by Ira Zimmerman and Kenneth Turan

By IRA ZIMMERMAN, posted to Stutt-x, September 25, 2001

By KENNETH TURAN, Times Film Critic

added February 20, 2002

by Pierre Bellemare

This small gem of a film aims at depicting a case of classic poverty in the Great Depression. It shows how a family who would otherwise had led a fruitful and happy life is thrown into abject misery after the father and sole breadwinner loses his job. It also shows what misery does to people and the fateful mistakes that it makes them commit, as they are struggling to retain their dignity in impossible circumstances.

The sociological analysis implicit throughout the film never gets in the way, however, thanks in large part to the superlative cast. Of particular note : Ian Hart, as Liam's father, who proves once more that he is one of the important British actors of his generation, and the 7-year old Anthony Borrows whose naturalness in taking directions (one can hardly talk of acting at that age!) is stupendous.

LIAM is a film demanding of its audience. For one, it is essentially visual as it means to show the adult world as seen by a young boy - Liam - whose soul is full of ideas, impressions and desires, but who is prevented from expressing them in words because of a serious speech impediment. As a result, and while there is a rich and subtle dialogue, much of the film's substance is, in fact, conveyed in pictures requiring constant attention. LIAM is a film that rewards repeated viewings.

LIAM is also demanding because, dealing with a particular time and place - the slums of Liverpool where, about a decade later, the future Beatles would be born -, it presupposes that the viewer will be more familiar with the local circumstances than is actually the case with most of us. I picked up a few topical references, but I am sure that I missed many others. Of particular importance to make sense of a key scene is the knowledge of the fact that stutterers are fluent when they sing.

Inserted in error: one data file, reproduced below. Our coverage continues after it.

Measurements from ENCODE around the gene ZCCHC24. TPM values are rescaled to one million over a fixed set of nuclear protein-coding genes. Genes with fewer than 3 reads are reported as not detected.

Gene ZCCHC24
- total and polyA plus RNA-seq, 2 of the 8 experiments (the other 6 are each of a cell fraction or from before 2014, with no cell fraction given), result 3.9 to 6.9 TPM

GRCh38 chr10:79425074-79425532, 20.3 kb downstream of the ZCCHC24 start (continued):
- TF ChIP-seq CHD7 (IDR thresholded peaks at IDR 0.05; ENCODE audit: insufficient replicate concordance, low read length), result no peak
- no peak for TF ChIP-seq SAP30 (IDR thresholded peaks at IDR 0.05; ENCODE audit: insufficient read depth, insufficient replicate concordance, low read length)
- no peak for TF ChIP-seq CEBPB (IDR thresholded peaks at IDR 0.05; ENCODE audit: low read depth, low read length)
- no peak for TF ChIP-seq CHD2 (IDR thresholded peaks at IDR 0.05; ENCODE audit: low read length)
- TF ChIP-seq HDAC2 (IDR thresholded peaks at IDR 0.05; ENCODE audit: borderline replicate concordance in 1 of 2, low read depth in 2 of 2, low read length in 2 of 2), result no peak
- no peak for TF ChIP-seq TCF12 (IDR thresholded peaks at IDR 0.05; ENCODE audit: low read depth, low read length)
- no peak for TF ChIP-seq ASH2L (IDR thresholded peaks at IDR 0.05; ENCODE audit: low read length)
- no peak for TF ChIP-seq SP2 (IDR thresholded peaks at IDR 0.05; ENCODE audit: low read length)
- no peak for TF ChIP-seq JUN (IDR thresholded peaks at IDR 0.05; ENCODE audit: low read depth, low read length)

Finally, some will find it hard to watch such a sad story. Sad, it certainly is, but not relentlessly so. To begin with, Frears has a keen sense of the small pleasures of life and there are a number of scenes (e.g. the afternoon at the movies and its joyful aftermath) where he celebrates them. More importantly, there is the intelligence and inner strength that emanate from Liam's eyes, and, while watching him in the final scene, earnestly combing his sister's hair, one gets a sense that, somehow, in spite of the cards stacked against him, the brave little boy will not only survive but thrive and live to tell his story - perhaps as a film director.

As Mrs.Cooper used to say in THE NIGHT OF THE HUNTER, "children are strong, they abide and they endure" and they are the hope of the world, points magnificently driven home in LIAM.

Having said this, LIAM could also be a better film.

As is, it suffers from two main weaknesses.

Firstly, the screen-play lays it a bit thick on the Catholic Church, traditional Irish style. Undisputably, all that you see and hear is a true testimony on the stern messages that that Church used to preach to its flock, complete with terroristic sermons meant to make the faithful feel personally responsible for the sufferings of Christ on the cross and frightening metaphors of the everlastingness of the eternal punishment that awaits sinners in hell. The point is well taken, and perhaps could bear some limited repetition, to give us a sense of how such notions were unceasingly hammered into the Irish mind, but by the seventh or eight time around, the critical view has turned into an all-out attack which has turned into a caricature. Now, a caricature is an object of fun and ridicule, and, with Anne Reid and Russell Dixon hamming it up as the schoolmistress and the priest like a pair of merry buffoons, we are in for some famous entertainment! Admittedly, the story is gloomy enough that we may have use for some comic relief. At the same time, however, the most precious qualities of the film, its seriousness and its objectivity, the NON-JUDGMENTAL value of its examination of the human condition, are badly compromised.

Secondly, the film's approach of the issue of antisemitism is curiously problematic. Liam's dad becomes a fascist because he is convinced that "the Jews" own the world and run everything in it - therefore, they must be responsible for his misery. I am sure that Frears and McGovern disagree with that view, and yet it so happens that, in their film, ALL of the characters who own property and thus hold the key to the economic survival of the others are Jewish - as if to confirm the contentions of fascism! Truly there was not need to make the landowner a Jew in addition to the pawnbroker and the industrialist, or to make the latter the owner of the selfsame factory where Liam's dad was laid off. Also, generally speaking, and in spite of some nice touches, the Jewish characters remain sketchy and abstract, except for the pawnbroker, whose distress at the sight of his shop burned down by the black shirts is sure to break your heart - a fine piece of body-language acting on the part of Arnold Brown.

added March 17, 2002, with permission